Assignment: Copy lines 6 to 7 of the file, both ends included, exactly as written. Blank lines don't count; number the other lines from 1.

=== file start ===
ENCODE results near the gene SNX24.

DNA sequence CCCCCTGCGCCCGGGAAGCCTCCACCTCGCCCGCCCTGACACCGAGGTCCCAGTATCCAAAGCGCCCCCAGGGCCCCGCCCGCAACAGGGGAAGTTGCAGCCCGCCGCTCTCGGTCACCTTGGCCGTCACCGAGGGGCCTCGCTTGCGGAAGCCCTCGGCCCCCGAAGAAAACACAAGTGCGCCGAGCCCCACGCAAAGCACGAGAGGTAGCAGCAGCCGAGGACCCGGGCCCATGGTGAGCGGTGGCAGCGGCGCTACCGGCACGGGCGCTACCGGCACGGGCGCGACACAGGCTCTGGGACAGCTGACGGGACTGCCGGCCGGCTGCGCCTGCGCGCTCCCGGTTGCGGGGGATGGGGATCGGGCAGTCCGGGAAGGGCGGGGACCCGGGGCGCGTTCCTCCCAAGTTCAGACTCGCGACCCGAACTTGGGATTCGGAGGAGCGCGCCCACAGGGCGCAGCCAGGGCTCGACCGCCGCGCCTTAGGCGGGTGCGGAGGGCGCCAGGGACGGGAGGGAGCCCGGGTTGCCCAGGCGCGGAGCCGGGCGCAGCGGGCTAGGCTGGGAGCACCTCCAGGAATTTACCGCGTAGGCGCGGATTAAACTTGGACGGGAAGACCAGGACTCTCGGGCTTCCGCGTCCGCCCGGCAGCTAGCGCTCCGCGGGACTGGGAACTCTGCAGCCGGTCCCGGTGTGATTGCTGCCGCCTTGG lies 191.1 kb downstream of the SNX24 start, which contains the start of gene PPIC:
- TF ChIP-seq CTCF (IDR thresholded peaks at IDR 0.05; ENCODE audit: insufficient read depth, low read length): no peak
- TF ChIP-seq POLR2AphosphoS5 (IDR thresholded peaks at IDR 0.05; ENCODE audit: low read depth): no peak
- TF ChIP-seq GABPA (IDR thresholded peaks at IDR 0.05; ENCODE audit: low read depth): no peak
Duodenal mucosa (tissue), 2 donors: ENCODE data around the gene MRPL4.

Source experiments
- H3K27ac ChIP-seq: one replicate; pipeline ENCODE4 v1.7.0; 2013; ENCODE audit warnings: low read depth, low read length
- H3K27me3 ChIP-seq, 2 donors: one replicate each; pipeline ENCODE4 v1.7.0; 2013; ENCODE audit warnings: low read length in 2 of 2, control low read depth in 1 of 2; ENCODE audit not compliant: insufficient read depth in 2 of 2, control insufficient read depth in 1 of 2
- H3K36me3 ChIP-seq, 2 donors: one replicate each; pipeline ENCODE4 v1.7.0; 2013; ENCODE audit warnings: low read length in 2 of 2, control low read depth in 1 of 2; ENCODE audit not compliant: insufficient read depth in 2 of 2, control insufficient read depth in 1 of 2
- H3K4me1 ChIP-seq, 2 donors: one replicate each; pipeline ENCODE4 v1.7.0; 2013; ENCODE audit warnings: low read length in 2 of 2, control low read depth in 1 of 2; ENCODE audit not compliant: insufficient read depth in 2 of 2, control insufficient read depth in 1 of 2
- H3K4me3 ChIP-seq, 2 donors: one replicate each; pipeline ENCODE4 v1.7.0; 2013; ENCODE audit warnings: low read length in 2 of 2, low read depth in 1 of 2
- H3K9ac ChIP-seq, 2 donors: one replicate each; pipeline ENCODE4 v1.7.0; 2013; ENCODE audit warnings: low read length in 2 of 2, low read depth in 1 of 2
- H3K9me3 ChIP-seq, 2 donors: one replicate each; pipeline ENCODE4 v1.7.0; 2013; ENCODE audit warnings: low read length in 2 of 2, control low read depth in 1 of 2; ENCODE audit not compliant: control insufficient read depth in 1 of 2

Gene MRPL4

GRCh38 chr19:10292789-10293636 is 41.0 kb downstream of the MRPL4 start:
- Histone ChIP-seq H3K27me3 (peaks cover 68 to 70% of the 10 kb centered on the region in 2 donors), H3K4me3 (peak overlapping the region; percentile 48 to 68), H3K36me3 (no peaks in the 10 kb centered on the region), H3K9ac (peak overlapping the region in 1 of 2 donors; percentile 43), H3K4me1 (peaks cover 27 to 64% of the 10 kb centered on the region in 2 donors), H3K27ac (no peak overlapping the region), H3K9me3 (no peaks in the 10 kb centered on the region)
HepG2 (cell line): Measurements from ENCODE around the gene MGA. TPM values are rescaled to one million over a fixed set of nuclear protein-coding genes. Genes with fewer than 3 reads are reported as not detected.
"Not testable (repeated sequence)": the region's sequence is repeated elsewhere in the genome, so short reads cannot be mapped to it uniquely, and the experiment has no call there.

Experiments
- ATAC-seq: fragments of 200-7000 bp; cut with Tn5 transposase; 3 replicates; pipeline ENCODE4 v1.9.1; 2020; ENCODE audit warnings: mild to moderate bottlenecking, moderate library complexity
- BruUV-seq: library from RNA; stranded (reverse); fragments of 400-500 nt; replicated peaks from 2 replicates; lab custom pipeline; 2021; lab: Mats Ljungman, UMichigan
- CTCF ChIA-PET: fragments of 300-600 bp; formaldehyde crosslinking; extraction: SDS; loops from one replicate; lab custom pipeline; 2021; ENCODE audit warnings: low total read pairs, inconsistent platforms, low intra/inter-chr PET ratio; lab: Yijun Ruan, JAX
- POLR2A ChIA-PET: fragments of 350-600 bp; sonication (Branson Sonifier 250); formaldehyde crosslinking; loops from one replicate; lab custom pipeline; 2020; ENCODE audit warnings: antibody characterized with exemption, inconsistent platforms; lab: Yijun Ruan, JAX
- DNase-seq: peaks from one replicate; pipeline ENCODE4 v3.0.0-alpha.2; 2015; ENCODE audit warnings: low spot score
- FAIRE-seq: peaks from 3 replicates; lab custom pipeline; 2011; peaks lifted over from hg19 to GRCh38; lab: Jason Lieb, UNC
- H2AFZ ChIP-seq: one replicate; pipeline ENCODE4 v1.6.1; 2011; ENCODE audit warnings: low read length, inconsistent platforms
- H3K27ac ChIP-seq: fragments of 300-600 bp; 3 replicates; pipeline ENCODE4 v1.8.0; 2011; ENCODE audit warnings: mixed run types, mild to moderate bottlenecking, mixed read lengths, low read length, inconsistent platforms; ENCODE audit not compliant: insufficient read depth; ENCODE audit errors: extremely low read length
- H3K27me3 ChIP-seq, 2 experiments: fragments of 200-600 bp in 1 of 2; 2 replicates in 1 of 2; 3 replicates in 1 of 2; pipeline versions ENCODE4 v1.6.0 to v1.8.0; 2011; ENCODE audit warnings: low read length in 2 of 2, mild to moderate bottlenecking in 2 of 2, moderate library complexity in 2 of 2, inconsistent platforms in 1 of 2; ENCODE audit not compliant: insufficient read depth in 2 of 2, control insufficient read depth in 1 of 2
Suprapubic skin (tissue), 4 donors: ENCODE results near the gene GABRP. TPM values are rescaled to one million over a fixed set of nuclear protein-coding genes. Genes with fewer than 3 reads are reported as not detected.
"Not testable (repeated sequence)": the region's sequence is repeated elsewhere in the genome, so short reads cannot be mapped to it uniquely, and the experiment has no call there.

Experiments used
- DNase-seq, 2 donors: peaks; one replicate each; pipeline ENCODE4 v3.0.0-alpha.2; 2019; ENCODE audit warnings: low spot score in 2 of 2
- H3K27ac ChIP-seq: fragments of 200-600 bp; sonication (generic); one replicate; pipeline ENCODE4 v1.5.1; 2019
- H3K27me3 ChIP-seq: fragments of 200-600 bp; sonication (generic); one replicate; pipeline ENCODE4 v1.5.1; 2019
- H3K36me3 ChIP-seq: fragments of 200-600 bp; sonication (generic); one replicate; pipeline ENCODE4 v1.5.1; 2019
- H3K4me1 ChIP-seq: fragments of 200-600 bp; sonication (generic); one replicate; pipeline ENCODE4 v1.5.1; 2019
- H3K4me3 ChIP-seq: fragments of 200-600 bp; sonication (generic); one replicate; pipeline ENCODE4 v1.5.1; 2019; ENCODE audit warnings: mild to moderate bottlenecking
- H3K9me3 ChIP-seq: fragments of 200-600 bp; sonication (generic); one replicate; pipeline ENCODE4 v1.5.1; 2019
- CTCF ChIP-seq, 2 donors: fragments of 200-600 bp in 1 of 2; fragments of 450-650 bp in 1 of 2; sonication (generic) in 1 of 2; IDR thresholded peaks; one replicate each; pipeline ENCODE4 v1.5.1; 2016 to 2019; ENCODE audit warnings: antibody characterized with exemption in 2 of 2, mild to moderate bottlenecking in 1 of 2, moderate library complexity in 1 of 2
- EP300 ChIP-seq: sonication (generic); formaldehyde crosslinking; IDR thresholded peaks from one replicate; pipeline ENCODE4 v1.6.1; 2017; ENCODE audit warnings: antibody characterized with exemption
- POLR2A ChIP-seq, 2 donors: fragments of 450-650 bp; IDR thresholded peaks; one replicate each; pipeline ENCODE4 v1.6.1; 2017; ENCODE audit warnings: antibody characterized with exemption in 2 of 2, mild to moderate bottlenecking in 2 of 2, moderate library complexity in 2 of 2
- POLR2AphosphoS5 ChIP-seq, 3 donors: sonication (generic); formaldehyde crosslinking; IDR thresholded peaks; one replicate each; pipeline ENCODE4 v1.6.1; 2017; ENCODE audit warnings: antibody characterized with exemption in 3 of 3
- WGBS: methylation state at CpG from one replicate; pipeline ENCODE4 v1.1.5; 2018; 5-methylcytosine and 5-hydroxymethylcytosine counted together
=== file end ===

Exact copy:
Duodenal mucosa (tissue), 2 donors: ENCODE data around the gene MRPL4.

Source experiments